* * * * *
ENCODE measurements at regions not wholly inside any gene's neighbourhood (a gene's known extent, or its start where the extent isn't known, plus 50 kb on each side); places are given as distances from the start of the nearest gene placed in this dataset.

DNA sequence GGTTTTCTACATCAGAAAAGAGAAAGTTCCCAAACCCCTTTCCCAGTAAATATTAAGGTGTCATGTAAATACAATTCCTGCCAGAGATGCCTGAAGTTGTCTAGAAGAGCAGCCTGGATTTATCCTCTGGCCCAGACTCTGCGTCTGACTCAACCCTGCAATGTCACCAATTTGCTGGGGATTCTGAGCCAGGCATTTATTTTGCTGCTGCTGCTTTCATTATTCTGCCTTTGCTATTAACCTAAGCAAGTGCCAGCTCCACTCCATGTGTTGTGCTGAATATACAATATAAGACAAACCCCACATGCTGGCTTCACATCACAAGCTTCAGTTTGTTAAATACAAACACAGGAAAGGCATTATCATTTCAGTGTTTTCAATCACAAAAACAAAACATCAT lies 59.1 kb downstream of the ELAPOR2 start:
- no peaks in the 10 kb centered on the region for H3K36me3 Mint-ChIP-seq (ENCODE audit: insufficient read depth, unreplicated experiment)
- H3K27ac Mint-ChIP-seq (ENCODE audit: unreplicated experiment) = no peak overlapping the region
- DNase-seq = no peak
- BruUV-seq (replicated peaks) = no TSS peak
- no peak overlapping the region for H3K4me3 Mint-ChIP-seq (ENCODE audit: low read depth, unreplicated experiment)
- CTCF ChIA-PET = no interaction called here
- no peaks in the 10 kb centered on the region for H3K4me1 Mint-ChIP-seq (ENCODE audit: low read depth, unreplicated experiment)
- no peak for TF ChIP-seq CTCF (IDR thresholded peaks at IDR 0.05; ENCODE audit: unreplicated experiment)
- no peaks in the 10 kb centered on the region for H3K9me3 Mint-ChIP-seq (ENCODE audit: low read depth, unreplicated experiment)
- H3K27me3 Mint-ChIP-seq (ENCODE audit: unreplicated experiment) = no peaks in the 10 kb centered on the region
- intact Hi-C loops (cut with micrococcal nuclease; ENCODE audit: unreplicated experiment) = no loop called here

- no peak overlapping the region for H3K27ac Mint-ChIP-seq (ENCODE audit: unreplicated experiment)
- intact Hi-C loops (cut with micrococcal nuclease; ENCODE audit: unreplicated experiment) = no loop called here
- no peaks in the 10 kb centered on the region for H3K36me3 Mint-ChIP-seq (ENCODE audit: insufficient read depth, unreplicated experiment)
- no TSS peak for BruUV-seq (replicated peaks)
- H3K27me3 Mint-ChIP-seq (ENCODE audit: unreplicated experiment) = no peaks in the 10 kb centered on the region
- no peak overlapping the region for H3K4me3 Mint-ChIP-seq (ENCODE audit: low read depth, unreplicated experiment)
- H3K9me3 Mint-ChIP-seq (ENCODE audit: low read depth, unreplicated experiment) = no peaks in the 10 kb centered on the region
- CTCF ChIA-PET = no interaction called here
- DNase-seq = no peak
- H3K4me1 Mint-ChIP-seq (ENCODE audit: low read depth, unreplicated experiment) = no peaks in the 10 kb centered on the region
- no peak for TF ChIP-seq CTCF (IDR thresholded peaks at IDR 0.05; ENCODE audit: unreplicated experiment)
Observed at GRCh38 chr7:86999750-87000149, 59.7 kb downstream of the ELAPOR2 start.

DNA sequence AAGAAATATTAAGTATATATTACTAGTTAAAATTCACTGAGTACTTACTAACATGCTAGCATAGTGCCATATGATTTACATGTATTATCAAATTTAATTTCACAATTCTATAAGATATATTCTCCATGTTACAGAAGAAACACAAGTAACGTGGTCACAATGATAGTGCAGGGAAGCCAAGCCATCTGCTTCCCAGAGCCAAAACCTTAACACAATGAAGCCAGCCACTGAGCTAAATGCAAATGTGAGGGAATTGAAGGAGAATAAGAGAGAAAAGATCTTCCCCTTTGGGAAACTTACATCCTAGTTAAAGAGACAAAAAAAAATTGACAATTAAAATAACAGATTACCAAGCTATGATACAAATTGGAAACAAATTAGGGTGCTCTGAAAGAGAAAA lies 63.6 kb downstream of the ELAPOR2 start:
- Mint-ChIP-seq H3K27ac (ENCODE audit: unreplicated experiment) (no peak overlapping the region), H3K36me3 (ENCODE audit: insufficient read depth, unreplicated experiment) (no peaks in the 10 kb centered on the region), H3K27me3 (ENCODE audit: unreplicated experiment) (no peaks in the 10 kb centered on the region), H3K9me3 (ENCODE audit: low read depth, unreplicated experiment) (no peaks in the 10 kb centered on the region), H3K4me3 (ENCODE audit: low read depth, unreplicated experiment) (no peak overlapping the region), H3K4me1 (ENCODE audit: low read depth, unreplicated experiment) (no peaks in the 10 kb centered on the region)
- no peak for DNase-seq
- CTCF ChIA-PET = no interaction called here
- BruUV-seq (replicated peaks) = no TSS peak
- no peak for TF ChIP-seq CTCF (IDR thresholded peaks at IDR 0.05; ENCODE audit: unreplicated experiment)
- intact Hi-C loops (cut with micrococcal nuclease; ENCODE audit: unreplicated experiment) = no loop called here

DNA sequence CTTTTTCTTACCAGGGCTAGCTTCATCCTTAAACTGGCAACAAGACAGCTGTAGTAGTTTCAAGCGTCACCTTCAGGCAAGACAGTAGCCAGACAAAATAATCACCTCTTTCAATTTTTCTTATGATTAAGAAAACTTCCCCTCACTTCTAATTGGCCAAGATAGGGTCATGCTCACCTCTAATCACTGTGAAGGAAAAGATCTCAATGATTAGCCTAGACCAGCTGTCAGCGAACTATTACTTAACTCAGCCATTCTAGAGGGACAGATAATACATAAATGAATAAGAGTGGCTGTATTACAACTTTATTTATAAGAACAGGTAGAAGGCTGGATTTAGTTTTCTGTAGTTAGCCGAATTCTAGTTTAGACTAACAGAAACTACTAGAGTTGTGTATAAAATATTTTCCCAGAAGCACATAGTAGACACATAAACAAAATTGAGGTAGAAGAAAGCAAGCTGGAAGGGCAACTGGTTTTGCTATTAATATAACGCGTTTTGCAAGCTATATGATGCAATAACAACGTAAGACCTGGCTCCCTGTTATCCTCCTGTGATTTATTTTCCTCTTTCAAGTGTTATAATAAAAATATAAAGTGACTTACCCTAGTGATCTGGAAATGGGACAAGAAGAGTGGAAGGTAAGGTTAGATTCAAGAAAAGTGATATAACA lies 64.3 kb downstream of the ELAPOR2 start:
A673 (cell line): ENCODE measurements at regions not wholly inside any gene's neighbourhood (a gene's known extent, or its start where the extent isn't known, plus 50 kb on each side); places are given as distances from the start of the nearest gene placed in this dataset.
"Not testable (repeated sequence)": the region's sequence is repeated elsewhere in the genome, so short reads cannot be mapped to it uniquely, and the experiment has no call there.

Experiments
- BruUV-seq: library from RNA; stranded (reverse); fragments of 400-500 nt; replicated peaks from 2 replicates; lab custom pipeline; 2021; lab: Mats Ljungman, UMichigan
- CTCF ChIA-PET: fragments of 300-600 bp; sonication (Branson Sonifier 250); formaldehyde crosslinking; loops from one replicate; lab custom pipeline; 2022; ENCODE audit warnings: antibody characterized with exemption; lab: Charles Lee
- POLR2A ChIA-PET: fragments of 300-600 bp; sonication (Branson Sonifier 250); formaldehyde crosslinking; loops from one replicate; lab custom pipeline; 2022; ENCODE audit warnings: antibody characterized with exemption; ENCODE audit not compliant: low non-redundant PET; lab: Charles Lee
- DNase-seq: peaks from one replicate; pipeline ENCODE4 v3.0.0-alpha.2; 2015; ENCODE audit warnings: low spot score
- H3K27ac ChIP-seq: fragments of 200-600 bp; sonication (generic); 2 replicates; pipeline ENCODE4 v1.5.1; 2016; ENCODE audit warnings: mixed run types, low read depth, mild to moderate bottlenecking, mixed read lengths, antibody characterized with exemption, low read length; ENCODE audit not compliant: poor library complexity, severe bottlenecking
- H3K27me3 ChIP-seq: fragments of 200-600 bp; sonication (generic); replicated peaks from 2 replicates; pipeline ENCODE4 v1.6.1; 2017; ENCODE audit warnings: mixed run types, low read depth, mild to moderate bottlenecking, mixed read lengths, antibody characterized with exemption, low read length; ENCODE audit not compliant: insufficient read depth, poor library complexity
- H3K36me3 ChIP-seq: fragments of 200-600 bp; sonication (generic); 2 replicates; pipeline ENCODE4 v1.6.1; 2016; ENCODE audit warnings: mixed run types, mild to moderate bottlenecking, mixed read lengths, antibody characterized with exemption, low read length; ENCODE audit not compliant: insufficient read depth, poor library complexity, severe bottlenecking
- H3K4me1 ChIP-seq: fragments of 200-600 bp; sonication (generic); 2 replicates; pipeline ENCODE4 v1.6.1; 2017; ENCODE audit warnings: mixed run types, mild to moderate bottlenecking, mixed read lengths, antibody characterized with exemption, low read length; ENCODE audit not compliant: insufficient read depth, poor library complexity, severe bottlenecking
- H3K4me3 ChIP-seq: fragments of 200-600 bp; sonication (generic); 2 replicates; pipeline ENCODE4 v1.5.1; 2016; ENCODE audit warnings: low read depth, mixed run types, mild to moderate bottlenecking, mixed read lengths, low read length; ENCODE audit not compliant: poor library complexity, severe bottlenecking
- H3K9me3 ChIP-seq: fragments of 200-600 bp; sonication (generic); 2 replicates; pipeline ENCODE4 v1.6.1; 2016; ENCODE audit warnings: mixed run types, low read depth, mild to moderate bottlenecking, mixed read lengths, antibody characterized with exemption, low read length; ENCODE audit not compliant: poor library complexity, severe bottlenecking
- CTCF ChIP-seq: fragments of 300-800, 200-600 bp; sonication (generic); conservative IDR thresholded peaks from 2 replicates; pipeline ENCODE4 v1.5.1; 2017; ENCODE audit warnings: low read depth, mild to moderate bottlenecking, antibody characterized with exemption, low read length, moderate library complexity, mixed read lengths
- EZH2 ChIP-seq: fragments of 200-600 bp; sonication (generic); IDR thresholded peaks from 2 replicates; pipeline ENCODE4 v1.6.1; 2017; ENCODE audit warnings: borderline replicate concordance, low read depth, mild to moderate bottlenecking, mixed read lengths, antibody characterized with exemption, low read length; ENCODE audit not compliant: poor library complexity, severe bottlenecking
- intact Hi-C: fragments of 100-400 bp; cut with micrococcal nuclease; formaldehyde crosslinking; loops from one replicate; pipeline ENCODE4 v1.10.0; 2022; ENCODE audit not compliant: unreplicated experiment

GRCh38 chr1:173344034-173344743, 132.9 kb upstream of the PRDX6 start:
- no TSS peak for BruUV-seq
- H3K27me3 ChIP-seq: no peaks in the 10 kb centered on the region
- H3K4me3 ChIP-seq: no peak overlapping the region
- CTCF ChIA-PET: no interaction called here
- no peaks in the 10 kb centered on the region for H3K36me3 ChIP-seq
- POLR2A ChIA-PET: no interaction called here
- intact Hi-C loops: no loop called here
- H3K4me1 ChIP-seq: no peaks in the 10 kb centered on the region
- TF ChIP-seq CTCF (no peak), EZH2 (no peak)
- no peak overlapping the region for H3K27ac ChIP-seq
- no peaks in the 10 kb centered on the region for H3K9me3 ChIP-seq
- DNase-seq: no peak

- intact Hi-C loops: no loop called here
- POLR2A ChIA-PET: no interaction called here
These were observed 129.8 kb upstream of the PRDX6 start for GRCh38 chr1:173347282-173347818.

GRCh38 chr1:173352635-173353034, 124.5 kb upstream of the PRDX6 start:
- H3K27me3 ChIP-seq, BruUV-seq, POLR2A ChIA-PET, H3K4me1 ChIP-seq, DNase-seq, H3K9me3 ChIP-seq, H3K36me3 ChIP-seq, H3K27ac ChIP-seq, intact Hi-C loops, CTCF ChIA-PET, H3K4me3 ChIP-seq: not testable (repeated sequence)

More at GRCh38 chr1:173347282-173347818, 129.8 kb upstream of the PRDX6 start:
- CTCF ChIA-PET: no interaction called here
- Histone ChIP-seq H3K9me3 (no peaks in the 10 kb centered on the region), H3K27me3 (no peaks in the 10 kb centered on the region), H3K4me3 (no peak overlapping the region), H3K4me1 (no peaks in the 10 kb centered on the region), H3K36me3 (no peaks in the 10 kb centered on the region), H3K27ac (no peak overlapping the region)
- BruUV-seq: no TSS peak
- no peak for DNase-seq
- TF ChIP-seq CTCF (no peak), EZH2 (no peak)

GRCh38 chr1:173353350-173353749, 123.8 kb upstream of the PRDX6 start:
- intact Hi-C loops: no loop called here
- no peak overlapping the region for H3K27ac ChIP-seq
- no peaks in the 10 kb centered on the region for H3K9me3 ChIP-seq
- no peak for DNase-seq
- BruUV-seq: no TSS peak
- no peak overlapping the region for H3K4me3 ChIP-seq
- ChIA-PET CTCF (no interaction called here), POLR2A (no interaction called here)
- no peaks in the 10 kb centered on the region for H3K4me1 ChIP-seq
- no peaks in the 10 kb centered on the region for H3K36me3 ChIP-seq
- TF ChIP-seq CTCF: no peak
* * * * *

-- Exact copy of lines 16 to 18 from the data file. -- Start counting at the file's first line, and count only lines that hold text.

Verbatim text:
- no peaks in the 10 kb centered on the region for H3K36me3 Mint-ChIP-seq (ENCODE audit: insufficient read depth, unreplicated experiment)
- no TSS peak for BruUV-seq (replicated peaks)
- H3K27me3 Mint-ChIP-seq (ENCODE audit: unreplicated experiment) = no peaks in the 10 kb centered on the region